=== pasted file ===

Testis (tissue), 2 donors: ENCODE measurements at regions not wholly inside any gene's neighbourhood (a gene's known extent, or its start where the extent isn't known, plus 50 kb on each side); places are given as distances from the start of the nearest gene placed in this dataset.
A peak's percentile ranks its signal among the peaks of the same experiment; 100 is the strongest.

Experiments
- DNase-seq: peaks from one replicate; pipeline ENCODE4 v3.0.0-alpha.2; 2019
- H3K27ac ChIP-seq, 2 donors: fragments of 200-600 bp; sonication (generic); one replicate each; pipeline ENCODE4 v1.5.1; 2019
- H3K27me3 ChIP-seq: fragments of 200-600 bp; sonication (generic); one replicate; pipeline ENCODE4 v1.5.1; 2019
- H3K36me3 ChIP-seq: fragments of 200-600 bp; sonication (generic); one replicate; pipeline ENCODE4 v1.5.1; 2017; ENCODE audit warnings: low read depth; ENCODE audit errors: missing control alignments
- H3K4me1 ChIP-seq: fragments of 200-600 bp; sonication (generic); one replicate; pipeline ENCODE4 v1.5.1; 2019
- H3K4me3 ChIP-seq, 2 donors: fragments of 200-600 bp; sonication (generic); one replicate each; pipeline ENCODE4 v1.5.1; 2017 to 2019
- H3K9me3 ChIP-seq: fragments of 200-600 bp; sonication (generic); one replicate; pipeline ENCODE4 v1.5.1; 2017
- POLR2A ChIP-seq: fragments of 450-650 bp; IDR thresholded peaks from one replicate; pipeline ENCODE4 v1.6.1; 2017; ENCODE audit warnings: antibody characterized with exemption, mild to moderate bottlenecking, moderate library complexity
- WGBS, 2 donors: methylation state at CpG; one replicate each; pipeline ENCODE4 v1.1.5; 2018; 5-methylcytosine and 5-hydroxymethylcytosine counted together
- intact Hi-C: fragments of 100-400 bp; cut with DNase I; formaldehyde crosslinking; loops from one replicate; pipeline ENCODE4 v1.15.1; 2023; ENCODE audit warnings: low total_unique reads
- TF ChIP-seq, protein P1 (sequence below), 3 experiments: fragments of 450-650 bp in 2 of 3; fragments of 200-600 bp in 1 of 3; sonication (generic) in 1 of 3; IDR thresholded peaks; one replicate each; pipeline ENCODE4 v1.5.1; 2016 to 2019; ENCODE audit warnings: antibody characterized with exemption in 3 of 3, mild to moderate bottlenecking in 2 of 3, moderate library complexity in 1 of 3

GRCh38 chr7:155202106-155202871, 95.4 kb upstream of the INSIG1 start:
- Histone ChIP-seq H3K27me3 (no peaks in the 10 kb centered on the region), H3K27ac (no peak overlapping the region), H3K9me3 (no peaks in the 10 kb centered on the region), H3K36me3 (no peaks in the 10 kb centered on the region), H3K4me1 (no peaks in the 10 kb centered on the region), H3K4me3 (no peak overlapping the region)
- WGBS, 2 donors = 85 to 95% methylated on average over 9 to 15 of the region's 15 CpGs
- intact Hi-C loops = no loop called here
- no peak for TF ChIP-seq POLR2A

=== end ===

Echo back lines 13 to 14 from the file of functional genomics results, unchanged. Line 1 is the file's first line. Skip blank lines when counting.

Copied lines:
- intact Hi-C: fragments of 100-400 bp; cut with DNase I; formaldehyde crosslinking; loops from one replicate; pipeline ENCODE4 v1.15.1; 2023; ENCODE audit warnings: low total_unique reads
- TF ChIP-seq, protein P1 (sequence below), 3 experiments: fragments of 450-650 bp in 2 of 3; fragments of 200-600 bp in 1 of 3; sonication (generic) in 1 of 3; IDR thresholded peaks; one replicate each; pipeline ENCODE4 v1.5.1; 2016 to 2019; ENCODE audit warnings: antibody characterized with exemption in 3 of 3, mild to moderate bottlenecking in 2 of 3, moderate library complexity in 1 of 3